C:  It’s a Google Form. We use Google for… Our email is based in Google, our work email, and then we just use a lot of Google Labs for so many things as an organization. We mostly pretty much use the whole Google Drive to manage documents, spreadsheets, and Word docs. We use the Google Form thing and that’s really easy to use in there. It takes a little more technical know-how to use the form emailer in there, but that’s the function to send an automatic email to either an email group or to certain people, so we use that a lot.

Like I do a pickup and delivery schedule. Right now, I’m managing at the moment, and so any time if someone fills in our pickup form on our website, I get sent an email with all the data, which then I use that to manage the scheduling process as like an IT ticket or something. So we use it in a lot of ways that if there’s a form that needs to go to a certain group of people, then we just have it automatically emailed to those people and it’s in their email. It’s worked out extremely well and it doesn’t take a lot to implement and it really brings people together. Because before that, it would be like weeks would go by with no one really knowing how the sales are doing. If you’re not looking at it all the time and if you’re not… Some people might be, but certainly people, cashiers and regular floor staff, aren’t really looking at it. At different times, we’ve got a weekly report that we’ve sent out to staff to try to give them a little more context into how their sales are doing and how production is doing and other data that we’re looking at.

One other piece of data that I didn’t mention that’s been extremely important, especially in long-range planning, expansion planning, and then this restarting planning we’ve had the past few months, is looking at the sales per labor hour. I’ve been looking at the past few years. When I work to manage our scheduling for our stores and also that’s what we use for timesheets, and so if anybody… People are on a timesheet, so if they work at least one hour in this store or that store or on the pickup crew or in the office doing administrative work, whatever it may be, we have defined what the different classes are that people are working on. They put that in their timesheet, that I worked eight hours at this store, I worked eight hours this day on doing pickups and deliveries, and I worked the other 24 hours at this other store. Then that gets transferred to our financial so we can track on our P&L how our stores are doing in much more detailed than just saying this person works at this place, this person works at this place. Because a lot of times, people shift a little bit and we want the stores to pay for whatever labor value they’re getting from the people that are working there.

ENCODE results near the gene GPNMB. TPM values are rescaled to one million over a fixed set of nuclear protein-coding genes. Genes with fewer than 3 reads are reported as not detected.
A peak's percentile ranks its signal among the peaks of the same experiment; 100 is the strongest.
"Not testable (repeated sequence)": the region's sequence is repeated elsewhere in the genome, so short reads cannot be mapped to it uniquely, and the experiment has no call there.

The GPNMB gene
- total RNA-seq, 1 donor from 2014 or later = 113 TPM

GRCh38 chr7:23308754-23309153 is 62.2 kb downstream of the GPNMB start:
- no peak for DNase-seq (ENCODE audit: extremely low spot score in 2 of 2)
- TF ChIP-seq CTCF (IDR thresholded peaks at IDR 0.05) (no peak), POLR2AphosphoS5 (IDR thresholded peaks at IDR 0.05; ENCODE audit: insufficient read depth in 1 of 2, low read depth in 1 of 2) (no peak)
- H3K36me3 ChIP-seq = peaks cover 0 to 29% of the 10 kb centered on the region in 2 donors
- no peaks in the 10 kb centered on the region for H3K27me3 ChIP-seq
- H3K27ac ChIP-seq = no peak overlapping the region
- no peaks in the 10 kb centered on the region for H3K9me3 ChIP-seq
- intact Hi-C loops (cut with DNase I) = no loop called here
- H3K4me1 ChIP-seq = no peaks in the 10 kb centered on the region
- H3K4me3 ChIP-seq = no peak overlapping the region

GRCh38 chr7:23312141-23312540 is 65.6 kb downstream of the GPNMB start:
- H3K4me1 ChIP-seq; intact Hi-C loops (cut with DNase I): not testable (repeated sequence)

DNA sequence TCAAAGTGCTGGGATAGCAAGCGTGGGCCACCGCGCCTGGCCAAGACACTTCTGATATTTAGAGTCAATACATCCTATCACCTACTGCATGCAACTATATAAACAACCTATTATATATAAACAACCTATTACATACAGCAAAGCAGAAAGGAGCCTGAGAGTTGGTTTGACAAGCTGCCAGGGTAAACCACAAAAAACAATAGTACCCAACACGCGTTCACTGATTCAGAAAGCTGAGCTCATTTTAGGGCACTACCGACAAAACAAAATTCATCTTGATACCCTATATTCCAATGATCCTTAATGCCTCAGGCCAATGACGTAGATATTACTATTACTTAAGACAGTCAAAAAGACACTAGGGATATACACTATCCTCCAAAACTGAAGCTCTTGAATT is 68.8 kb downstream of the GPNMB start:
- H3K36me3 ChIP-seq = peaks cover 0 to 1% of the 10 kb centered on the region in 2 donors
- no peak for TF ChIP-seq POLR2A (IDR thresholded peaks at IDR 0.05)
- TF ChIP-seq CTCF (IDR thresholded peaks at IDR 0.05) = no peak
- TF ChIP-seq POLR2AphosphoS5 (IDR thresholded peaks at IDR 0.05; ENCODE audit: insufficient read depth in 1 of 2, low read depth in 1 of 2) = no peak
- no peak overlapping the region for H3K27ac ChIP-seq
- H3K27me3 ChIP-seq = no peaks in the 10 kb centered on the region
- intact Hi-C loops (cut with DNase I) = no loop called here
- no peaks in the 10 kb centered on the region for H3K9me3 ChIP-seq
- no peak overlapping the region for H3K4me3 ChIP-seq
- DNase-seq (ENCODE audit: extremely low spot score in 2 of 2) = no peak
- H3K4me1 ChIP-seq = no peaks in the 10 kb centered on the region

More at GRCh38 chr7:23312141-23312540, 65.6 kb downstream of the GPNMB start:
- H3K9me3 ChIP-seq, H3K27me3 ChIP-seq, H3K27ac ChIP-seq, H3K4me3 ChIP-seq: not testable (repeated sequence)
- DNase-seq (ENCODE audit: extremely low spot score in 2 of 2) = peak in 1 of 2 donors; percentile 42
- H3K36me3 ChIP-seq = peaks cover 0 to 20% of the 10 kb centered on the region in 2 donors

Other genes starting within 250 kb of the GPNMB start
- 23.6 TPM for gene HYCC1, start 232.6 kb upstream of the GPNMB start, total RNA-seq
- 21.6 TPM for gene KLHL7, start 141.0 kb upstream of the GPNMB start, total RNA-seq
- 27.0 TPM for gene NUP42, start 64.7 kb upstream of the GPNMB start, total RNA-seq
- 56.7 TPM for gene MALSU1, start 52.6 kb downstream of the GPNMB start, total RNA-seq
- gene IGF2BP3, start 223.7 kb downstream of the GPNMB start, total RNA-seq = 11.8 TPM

But then also, each week, I go into… At least for the store I’m operating, another person does it for the other stores, and pulls the amount of total labor that was used at a certain location. We just take the sales and divide by the total hours, and that gives us our sales per labor hour. For last year, for both stores, it was around $31 an hour, which is, for me… At times in the past, it’s been much higher, but the more staff we have… We keep adding more staff. Our sales have been growing like 20% a year the past four years or so, and we keep adding more and more staff and that gets less and less efficient by having more and more people trying to get more sales out of the same size space, so that sales ratio has kept going down. In the past, it’s been high 30s. I think probably back in 2016, it was even in the 40s.

Our costs per labor hour are probably around $19 or $20 an hour. We’re a living wage employer and we pay for the basic health insurance, we pay the entire premium, so we get around $20 an hour for our staff. Really, when I think of any new business, a new store or a new type of business, I try to think of labor as a generator on $30 an hour, so not only paying its own cost but getting 50% more. And that goes maybe for the other fixed costs of an operation, whether it’s rent or utilities or print the tags to print or the point-of-sale system, all that kind of stuff, and then also to help pay for our Finance Director and Executive Director and the other costs of our organization, shoulder some of those costs. Our marketing costs.

Last year, it was getting down to that minimum of $30 and, this year, as we’ve reopened, for one store, it’s been around 19, and the other story, it’s at 25, which is a real challenge. The store it’s at 19, that means we’re barely paying for the labor if at all at this location, and so we’re not even… We’re just taking a loss at the moment in the other costs and we’re not even going to support other parts of the organization, which we need in our budget. It’s low for a number of reasons. One is we’ve had to take extra labor costs for sanitizing, other costs associated with operating in a COVID environment, and so there’s that. And then also, we haven’t invited our volunteers back yet. We’re still trying to figure out if they have enough space for them to work safely. When we first started, we furloughed almost the entire staff and we brought back all of our staff about a month and a half ago and we’re getting more comfortable with that, and now we’re trying to bring back volunteers in a safe working environment, so we haven’t quite done that. Because the volunteers have really padded that sales per labor hour because it’s just the labor we’re paying for when we look at that.